Sources: Photo 1, Photo 2, Photo 3, Photo 4 – All: jaggers/Flickr Historical Map: 1985 “London Connections” Map Uncovered at Embankment Station
Great photos of this fantastic old map, discovered in place (presumably during the Bakerloo/Northern Line station refurbishment works) and now protected in situ by some rather ugly chicken wire. Note that the loop at the western end of the Piccadilly Line to Heathrow Terminal 4 is still under construction, which had been completed by the time this version of the map (May 2013, 3 stars) came out in 1988.
Sources: Photo 1, Photo 2, Photo 3, Photo 4 – All: jaggers/Flickr

Historical Map: 1985 “London Connections” Map Uncovered at Embankment Station

Great photos of this fantastic old map, discovered in place (presumably during the Bakerloo/Northern Line station refurbishment works) and now protected in situ by some rather ugly chicken wire. Note that the loop at the western end of the Piccadilly Line to Heathrow Terminal 4 is still under construction, which had been completed by the time this version of the map (May 2013, 3 stars) came out in 1988.

Sources: Photo 1, Photo 2, Photo 3, Photo 4 – All: jaggers/Flickr

So Just Who Made That Map Anyway?

So here’s where I get all crotchety and talk about one of my pet peeves – the lack of attribution to the original source of a map. This problem isn’t just limited to Tumblr, but it’s especially annoying here because Tumblr makes it so darn easy to attribute properly. As a curator who meticulously attributes the source of everything I post on Transit Maps, this behaviour annoys me no end.

So, here’s this great map of rail transportation in the Netherlands, but it’s presented without any context whatsoever. Who made it and why? Is it official or made by an enthusiast? Providing a link back to the original creator of the map not only allows readers to explore the map further, but – more importantly – gives credit where it is due. Someone out there has put a great deal of effort into this map and they deserve acknowledgement for their work. As a creator of maps, I know that I appreciate proper attribution to my website or this blog.

Not knowing where a map originated is barely an excuse to not attribute these days. Chrome allows you to right-click on an picture and choose “Search Google for this Image”, or you can easily go to images.google.com and upload it, or you can use Tineye… from there, it took me less than 10 seconds to track down the original source, which is Spoorkaart 2014. This is the 7th edition of this unofficial map, produced in conjunction with treinreiziger.nl, a Dutch train information and booking site. See, isn’t that interesting stuff to know? And if you want, you can head to the site and download your own PDF!

Interestingly, this version of the map (which seems to have been scraped from Reddit) has been stripped of its legend, title and treinreiziger.nl branding. It’s also been pretty poorly rendered, with some ugly font substitutions occurring when compared to the actual map (The actual map uses News Gothic, while this version uses what looks like Myriad). In other words: it doesn’t look like the creator intended and has removed all the features that could potentially identify the original source, which is doubly insulting.

Source:  Spoorkaart 2014 website

maptitude1:

This map shows the rail network of The Netherlands.

Fantasy Map: London Tube Teleporter

Absolutely brilliant. Repurposing the Underground roundel as a selector dial for destinations is hilarious, as is the fact that you can only use a Visa card (the only credit card accepted at the Olympic Games). Apart from Lord’s, I’m not sure I think that much of the destinations available, though…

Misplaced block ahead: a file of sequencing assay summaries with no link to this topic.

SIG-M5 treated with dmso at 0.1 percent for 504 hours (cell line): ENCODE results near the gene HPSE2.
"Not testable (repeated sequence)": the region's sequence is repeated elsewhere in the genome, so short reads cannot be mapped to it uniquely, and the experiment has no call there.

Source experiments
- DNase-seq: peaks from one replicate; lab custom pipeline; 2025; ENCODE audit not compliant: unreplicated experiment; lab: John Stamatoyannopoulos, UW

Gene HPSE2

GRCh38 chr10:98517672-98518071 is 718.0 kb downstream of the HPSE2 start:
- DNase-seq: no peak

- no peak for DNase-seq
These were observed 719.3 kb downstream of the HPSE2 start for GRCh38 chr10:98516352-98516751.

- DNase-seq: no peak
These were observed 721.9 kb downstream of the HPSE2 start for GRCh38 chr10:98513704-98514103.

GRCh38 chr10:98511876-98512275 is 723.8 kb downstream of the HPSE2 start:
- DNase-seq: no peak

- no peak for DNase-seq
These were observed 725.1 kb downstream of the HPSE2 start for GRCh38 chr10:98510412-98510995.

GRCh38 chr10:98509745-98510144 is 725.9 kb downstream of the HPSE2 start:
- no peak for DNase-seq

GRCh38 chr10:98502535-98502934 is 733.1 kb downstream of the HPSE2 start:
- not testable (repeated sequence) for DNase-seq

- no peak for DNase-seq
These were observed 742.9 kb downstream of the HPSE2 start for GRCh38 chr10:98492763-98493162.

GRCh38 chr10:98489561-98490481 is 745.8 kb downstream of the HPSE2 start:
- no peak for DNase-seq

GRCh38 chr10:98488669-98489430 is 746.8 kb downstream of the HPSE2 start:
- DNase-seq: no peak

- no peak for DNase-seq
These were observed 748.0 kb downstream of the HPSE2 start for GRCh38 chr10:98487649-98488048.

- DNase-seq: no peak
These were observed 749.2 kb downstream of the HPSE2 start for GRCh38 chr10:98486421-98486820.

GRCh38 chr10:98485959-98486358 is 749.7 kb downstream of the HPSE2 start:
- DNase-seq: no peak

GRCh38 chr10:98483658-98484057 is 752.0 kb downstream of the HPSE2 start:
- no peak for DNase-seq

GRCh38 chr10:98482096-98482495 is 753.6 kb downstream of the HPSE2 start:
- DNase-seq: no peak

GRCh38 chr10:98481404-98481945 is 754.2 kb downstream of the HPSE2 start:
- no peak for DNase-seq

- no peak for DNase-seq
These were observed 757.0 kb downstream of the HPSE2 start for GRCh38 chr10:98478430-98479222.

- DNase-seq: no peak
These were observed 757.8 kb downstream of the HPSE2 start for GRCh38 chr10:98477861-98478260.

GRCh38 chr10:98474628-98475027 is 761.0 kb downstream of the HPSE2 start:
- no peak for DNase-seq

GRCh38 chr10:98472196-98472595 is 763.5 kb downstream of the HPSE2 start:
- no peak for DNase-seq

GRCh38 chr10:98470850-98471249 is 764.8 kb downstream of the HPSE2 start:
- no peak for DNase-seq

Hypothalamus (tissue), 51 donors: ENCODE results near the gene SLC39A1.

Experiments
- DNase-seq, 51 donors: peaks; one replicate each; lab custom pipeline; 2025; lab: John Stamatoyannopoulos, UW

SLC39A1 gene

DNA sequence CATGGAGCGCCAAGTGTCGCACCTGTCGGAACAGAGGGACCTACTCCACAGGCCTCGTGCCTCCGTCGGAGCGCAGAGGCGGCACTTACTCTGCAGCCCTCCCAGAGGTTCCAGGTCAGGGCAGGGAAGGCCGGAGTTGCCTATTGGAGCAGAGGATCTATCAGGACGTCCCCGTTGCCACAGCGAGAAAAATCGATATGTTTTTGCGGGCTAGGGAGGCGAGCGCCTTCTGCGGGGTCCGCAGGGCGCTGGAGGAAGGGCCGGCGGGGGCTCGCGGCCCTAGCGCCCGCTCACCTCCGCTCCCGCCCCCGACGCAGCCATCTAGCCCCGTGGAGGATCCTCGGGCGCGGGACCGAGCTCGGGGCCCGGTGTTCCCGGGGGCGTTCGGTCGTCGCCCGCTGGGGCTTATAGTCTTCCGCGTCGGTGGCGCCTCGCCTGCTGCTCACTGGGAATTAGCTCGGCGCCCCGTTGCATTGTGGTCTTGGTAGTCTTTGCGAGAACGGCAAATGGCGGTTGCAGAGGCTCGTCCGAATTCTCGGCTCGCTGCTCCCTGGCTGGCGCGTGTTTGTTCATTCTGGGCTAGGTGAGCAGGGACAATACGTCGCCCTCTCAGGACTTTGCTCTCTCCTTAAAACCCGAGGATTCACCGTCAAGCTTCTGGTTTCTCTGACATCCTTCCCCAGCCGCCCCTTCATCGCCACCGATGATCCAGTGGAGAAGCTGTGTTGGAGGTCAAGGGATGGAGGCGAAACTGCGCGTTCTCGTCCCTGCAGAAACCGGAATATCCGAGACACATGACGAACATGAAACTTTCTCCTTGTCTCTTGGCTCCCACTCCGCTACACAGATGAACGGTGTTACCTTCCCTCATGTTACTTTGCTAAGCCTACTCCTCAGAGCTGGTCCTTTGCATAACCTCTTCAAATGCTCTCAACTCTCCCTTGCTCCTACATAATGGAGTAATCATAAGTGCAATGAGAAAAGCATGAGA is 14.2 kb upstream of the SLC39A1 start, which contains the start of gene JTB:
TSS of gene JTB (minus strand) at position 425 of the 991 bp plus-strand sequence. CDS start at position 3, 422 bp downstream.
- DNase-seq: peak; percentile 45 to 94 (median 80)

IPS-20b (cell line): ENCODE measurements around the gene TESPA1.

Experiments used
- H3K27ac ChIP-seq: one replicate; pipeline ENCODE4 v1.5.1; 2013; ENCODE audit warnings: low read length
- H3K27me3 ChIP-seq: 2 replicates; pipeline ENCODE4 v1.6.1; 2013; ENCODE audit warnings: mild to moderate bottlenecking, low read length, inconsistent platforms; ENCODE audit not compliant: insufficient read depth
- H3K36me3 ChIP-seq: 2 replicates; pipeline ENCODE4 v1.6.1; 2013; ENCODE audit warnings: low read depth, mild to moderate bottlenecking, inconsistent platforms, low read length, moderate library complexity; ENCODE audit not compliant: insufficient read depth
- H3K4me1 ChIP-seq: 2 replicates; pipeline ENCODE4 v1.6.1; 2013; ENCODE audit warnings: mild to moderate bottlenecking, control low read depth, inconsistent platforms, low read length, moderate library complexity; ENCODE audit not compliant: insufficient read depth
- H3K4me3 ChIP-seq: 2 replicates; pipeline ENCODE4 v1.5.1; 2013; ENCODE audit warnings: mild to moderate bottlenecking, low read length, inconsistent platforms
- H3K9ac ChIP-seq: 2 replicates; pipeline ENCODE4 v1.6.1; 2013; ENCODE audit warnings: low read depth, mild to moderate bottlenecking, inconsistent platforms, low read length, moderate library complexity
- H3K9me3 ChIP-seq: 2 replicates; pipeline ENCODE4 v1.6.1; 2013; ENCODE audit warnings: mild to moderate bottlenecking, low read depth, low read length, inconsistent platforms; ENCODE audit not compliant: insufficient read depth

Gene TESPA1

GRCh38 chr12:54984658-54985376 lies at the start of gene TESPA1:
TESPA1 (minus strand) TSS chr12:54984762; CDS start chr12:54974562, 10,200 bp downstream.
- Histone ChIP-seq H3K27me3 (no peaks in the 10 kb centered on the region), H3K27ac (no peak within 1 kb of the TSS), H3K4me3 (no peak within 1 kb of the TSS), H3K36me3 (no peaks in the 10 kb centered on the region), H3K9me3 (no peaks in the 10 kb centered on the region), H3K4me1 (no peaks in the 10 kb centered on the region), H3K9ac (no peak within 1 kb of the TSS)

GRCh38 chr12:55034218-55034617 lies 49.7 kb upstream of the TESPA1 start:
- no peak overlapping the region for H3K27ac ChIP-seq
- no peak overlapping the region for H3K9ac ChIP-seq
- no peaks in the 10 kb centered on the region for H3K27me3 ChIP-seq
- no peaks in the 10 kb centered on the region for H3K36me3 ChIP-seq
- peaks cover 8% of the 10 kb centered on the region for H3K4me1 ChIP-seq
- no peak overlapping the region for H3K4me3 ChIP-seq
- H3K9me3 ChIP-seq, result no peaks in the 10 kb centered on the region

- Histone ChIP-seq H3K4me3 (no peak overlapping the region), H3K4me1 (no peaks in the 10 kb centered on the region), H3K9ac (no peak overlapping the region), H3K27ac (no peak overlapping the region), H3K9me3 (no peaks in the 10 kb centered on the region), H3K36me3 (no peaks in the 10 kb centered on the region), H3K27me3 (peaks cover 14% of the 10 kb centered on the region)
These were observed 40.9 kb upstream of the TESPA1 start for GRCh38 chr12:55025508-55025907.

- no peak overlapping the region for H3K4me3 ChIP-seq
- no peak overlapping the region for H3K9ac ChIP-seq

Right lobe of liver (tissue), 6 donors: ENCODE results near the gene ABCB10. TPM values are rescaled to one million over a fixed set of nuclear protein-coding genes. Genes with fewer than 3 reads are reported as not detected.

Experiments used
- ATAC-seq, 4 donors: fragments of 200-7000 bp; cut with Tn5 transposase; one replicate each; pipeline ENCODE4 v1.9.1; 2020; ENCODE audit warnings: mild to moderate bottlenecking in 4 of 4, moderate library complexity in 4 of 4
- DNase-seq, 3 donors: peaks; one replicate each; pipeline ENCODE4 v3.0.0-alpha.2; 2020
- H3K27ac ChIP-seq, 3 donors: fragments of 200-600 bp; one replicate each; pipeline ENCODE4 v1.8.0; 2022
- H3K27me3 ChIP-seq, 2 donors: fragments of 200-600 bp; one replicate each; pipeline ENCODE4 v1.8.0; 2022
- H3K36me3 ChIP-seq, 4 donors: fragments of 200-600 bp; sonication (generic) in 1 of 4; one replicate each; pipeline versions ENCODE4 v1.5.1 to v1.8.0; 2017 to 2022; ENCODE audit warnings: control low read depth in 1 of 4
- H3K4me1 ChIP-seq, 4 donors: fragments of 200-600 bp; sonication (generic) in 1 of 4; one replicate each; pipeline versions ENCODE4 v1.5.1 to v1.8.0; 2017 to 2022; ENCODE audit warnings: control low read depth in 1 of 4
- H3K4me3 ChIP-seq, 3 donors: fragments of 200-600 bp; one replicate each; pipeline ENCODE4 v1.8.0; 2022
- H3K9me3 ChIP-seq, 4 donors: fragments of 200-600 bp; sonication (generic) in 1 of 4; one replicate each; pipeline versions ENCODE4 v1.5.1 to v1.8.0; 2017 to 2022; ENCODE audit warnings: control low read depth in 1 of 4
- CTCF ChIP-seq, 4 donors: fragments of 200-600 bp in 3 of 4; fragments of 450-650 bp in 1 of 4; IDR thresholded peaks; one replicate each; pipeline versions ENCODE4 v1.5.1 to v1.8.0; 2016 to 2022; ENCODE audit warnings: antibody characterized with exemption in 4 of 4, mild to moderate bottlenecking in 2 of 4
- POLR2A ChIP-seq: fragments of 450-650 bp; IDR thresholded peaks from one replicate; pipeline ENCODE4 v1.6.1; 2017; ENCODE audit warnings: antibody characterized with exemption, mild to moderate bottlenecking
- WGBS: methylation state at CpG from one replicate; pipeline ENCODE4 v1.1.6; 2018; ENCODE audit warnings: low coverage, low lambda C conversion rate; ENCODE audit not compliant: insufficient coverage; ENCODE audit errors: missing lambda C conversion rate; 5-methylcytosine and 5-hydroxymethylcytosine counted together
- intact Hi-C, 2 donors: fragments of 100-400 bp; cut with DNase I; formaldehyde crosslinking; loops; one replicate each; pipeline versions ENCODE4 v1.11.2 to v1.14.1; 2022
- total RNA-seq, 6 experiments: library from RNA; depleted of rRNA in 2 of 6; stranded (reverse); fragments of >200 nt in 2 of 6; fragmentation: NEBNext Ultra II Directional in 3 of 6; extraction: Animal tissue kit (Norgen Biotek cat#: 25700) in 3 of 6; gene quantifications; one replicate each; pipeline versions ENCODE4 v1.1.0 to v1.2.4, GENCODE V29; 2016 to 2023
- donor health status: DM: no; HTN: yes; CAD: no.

Source: John Gulliver/Flickr

Submission – Unofficial Map: Regional Rail Network for Rennes, Brittany

Submitted by favrebulle, who says:

This is a proposed regional rail network for Rennes, Brittany. The map is my own work. The network revolves around a central Ring. Lines come in two types. Main lines are in bright colors, and circulate all day, every day, twice an hour. Secondary lines are in pastel colors and run during rush hours, or during special events for the Expo Arena line. Intercity and high-speed services (not detailed) are the grey, outern lines. The stations are simple, white indentation in the lines. Texts come in only two angles. Finally, the map is in breton.

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Transit Maps says:

Stylistically, this map immediately brought to mind this commuter rail map from Madrid (June 2013, 3 stars), which similarly features a central ring and sharply angled corners.

I do like the interesting “half-circle” device used for stations, and the way it changes into a full circle when two lines are present, or a longer “pill” shape for three or more lines. It’s a logical transformation and is used effectively throughout.

Less successful are the pastel colours used for the rush hour services – they’re too visually recessive (the light yellow S24 line almost disappears completely), and S21 and S22 look way too similar to each other. Something that could help here would be to link the route designations in the legend to the lines on the map, so that it’s easier to work out where each line begins and ends.

Our rating: A nicely distinctive diagrammatic style of map that just needs a little more work on the usability side to make it really successful. Two-and-a-half stars!

2.5 Stars

Question: Differentiating Local/Express Services

An anon asks:

What is the best way to display two different lines that share a section if one acts as a local service and the other as an express service? I wanted to use ticks to represent the stations on this map, is there any approach to this problem that allows me to use it?

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Transit Maps says:

The solution here is best summed up by the words of the great Massimo Vignelli, who distilled the very essence of transit diagram design down to one little quote:

“A different color for each line, a dot for every station. No dot, no station. Very simple,” 

And if you’re using dots as your station markers, it really is that easy, as shown by Vignelli’s own New York Subway map (the 2008 version is shown above), where the express patterns of the 2 and 3 compared to the 1, for example, are easily distinguishable.

Using ticks as station markers does make things a little trickier. You’ll note that the London Underground map separates routes that run along the same track but have different stopping patterns, so there’s absolutely no chance of confusion. I show the section of the Metropolitan Line and Jubilee Line above, but it also occurs on the Picadilly/District Lines west of Earl’s Court. If the route lines touched each other, a tick could be interpreted as belonging to all the lines at that station, so the London approach really is for the best, I feel.